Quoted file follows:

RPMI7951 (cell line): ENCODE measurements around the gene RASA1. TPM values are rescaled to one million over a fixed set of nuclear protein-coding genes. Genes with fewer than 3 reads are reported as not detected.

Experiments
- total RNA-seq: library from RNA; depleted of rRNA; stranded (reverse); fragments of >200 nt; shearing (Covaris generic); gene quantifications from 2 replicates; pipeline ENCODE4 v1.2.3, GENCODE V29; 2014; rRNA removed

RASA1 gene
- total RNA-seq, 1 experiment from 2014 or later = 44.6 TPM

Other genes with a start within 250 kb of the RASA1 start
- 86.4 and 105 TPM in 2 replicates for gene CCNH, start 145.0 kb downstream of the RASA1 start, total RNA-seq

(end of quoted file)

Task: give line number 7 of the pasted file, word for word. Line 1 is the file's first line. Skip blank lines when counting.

- 86.4 and 105 TPM in 2 replicates for gene CCNH, start 145.0 kb downstream of the RASA1 start, total RNA-seq